Reviewed by Rowena C. Ruiz
The Grass King’s Concubine chronicles Aude Pelerin de Puiz’s quest to trace her roots and to find the source of her family’s wealth. As a child, she has been told that her wealth originated in the steppes and as the family’s wealth increased, the family moved away from the region. Aude also experiences first contact with the World Below in the aftermath of an earthquake. This sparks her curiosity and embarks on a search to find out if this world, shrouded in legend, really exists. Drawn into her quest is Jehan Favre, a city guard who later becomes her husband. Events conspire to draw him and Aude into the World Below, where they find that what happens there is intertwined with the events of the World Above.
Two themes in the novel caught my attention. The first concerns the power that words and ideas have on people. In the story, it is Marcellan who provides the catalyst that brings about change. In the World Below, his words leave their mark on the city and his ideas inspire Liyan to invent a printing press and a clepsydra. In the World Above, his writings inspire the Eschappes, reformers and rebels in the Brass City, to fight for the rights of the working class. It is his work that inspires the twins Yelena and Julana to bargain with Aude’s ancestress so that they can find a way back to the World Below after being exiled. It is his words that sparks Aude’s curiosity and sets her feet on the path that brings her to a collision with the inhabitants of the World Below.
The other theme highlighted in the story is that actions have consequences and they affect people and the environment. Aude’s story and that of the World Below seem to be separate from each other but their stories become connected because of the actions of others. Thus, the Cadre sees Aude as the solution to the disappearance of water in the World Below. In reality however, it is the actions of the inhabitants of the World Below that have brought about this disaster. Liyan with his impulsiveness and inquisitiveness does not consider the consequences of publishing Marcellan’s work, Qiaqia, in her desire to be free, breaks the clepsydra’s mechanism but does not foresee that Tsai’s waters will be affected by her actions. But it is Julana and Yelena’s action of trading a piece of stone belonging to the World Below and some water from the Lefmay’ s source that bring Aude and Jehan under the influence of the World Below. Each person had their own motives, never thinking about the effect it would have on their city.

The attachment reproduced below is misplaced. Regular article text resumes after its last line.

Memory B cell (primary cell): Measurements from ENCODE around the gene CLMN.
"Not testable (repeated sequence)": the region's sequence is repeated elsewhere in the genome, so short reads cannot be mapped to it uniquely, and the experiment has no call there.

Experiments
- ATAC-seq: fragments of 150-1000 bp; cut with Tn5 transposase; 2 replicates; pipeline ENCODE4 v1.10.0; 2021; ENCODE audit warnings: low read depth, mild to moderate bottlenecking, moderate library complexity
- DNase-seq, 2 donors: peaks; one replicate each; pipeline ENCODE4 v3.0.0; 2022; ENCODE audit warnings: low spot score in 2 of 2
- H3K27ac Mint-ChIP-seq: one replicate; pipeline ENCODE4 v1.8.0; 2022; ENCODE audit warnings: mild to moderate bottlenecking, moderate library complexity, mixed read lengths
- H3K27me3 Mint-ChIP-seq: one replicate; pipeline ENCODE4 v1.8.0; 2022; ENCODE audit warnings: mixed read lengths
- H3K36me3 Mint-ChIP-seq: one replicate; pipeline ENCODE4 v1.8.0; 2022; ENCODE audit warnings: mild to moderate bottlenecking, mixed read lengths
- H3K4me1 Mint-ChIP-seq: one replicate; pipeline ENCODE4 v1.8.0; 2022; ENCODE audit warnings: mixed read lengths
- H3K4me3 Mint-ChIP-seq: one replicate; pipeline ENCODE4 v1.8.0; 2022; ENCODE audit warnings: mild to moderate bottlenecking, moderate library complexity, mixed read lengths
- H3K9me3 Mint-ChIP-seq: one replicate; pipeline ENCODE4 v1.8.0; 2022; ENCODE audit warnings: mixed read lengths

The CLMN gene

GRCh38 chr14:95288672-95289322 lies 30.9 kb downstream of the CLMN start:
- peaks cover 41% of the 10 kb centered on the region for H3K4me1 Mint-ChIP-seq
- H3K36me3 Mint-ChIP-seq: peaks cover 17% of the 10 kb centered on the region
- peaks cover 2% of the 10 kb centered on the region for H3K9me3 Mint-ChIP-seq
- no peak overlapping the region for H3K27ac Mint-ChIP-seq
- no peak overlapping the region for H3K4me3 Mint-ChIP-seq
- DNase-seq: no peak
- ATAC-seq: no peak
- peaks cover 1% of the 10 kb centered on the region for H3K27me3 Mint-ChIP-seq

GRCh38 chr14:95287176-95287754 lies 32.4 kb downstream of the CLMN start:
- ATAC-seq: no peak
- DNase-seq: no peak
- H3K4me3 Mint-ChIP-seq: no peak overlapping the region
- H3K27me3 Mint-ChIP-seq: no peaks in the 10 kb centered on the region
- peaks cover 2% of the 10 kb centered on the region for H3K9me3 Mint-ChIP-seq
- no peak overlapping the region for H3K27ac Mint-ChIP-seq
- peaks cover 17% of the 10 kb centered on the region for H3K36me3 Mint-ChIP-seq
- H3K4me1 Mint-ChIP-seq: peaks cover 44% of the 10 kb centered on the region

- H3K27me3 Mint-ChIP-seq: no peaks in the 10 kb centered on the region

Kari’s work helps us to see that we need to exercise caution in the things we say and do. We must not forget that we are not alone in our journey. There are other who travel with us, friends, family and even strangers whose lives will be affected by what we do. Words and ideas, and actions: these are powerful tools that can shape or break the future. Do we use them wisely and judiciously? When those who come after us, look at what we have done and said, will they be inspired to greatness? Or will they perpetuate the cycle of hurt, abuse and exploitation that have plagued our race for centuries untold? We must remember that these things are also part of the legacy and heritage we will leave behind and it behooves us to consider the possible outcomes.
Initially I thought that it would be nice if this book would have a sequel as Aude’s journey has just begun. On second thought though, I think it is good to leave it that way. Her journey is ours as well and we hold in our hands the answer to what the future holds.
Rating: 5 charms